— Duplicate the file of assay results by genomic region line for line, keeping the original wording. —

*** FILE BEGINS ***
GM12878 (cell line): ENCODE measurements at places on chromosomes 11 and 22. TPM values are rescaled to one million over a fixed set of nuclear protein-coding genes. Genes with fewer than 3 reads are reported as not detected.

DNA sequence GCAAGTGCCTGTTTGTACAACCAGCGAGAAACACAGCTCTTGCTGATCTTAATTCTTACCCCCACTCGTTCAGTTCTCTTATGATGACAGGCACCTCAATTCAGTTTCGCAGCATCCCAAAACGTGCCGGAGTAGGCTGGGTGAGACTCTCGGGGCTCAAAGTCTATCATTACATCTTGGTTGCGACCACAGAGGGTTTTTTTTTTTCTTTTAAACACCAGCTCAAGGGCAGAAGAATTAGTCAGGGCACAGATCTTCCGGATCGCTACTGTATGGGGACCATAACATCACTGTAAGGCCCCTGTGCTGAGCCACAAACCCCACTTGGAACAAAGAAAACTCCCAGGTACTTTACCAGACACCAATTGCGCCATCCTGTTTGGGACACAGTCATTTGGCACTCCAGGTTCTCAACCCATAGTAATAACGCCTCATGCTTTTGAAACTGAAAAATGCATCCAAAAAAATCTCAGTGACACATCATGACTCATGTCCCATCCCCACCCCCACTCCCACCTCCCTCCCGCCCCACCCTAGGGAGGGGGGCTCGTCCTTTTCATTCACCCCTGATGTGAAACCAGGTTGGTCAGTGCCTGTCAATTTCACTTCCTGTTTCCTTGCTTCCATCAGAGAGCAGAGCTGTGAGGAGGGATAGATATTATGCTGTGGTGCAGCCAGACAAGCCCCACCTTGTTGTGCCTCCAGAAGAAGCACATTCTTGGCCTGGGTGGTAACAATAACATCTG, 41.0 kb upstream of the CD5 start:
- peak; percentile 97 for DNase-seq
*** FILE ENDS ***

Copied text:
GM12878 (cell line): ENCODE measurements at places on chromosomes 11 and 22. TPM values are rescaled to one million over a fixed set of nuclear protein-coding genes. Genes with fewer than 3 reads are reported as not detected.

DNA sequence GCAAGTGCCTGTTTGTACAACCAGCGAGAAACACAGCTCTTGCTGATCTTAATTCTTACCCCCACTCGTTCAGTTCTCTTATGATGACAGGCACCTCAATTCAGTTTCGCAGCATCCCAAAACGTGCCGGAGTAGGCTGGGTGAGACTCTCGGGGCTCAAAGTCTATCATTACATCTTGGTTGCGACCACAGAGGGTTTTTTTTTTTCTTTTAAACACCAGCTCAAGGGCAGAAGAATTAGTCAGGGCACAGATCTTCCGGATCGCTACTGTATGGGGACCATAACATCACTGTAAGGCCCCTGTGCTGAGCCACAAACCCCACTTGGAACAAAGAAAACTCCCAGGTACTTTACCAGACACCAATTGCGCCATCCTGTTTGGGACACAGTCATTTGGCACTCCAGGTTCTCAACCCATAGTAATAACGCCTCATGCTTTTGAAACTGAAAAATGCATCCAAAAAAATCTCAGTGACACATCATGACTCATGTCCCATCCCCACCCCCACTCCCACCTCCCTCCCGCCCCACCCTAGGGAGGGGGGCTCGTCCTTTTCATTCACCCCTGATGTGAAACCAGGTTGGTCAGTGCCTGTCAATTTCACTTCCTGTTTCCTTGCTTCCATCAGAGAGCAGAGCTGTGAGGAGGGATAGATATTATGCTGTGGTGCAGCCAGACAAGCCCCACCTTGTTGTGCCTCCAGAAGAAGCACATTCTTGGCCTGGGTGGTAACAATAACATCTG, 41.0 kb upstream of the CD5 start:
- peak; percentile 97 for DNase-seq